Come visit Seosomun Shrine History Museum to see unique and beautiful sculptures, and become overwhelmed by its beauty.
Address: 5, Chilpae-ro, Jung-gu, Seoul
Seosomun, a holy place par excellence
Souimun (Hangul 소의문, Hanja 昭義門; also known as Southwest Gate) was one of the Eight Gates of Seoul in the Fortress Wall of Seoul, South Korea, which surrounded the city in the Joseon Dynasty. The gate was also known as Seosomun (서소문, “West Small Gate”). The gate no longer exists, and there is a marker placed roughly where the gate once stood.
The Seouimun Gate (소의문, 昭義門), at the end of the 19th century.
Souimun, which means “Promotion of Justice Gate,” was originally built in 1396. It was torn down by the Japanese authorities in 1914 during the early years of colonial rule of the country.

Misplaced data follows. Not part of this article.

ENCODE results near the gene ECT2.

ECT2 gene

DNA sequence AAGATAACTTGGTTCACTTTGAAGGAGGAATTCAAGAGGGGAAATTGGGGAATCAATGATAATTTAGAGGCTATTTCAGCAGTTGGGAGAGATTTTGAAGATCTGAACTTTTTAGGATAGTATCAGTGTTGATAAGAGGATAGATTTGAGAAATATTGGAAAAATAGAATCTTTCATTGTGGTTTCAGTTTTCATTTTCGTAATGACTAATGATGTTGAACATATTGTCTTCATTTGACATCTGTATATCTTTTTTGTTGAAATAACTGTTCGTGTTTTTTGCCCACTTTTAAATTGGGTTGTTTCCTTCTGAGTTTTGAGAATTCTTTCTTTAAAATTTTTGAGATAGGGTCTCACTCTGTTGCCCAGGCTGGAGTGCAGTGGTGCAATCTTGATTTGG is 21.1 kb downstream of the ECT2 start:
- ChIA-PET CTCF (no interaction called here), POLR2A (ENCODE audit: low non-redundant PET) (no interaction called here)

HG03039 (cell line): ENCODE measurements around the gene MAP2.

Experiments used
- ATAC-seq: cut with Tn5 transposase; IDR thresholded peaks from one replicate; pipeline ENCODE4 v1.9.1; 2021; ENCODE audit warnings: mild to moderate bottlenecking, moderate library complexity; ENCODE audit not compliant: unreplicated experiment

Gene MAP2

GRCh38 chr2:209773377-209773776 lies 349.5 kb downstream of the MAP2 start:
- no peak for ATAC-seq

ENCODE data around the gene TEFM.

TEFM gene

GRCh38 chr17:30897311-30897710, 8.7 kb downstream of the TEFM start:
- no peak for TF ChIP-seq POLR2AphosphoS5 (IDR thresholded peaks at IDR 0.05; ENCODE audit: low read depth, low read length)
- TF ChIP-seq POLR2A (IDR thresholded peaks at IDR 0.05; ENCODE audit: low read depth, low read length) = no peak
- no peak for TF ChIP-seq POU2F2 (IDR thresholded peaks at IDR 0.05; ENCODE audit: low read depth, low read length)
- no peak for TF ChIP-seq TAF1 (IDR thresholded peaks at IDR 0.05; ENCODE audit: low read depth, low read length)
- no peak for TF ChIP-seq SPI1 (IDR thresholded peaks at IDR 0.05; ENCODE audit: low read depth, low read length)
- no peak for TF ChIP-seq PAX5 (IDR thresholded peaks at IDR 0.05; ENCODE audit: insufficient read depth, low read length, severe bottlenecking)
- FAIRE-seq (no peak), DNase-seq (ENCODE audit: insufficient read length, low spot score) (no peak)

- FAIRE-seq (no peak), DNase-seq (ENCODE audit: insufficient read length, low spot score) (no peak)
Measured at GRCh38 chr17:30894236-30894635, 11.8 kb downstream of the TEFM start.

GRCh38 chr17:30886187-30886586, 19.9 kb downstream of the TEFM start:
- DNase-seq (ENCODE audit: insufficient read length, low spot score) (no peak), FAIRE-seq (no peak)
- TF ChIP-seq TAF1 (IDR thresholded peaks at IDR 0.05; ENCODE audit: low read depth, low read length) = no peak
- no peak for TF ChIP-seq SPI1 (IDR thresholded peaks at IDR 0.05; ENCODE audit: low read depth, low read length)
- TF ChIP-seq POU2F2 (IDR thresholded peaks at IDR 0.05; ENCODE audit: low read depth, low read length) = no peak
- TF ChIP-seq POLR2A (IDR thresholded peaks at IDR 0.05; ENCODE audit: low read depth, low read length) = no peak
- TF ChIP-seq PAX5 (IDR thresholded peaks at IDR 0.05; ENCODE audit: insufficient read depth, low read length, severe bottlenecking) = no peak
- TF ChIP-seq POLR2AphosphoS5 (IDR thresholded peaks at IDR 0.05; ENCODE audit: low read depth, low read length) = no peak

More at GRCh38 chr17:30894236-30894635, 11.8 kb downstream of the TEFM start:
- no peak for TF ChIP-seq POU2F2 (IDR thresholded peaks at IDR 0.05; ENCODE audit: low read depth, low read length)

A marker has been erected near to where Souimun once stood. It is located next to a multi-storey car park structure, which is adjacent to the JoongAng Ilbo newspaper building on Seosomun-ro (street), in Jung-gu (district), in Seoul.
The current commemorative plaque in place of the Seouimun gate (58-10, Seosomun-dong).
As early as the middle of the Joseon Dynasty, Souimun Gate was known to be a place of death, as it was there that state prisoners were executed. By the way, it was also called “ Sigumun ”, which literally means “the door where the corpses were transported”. A way to remind people that they had an interest in staying away from criminal acts and actions against the royal regime.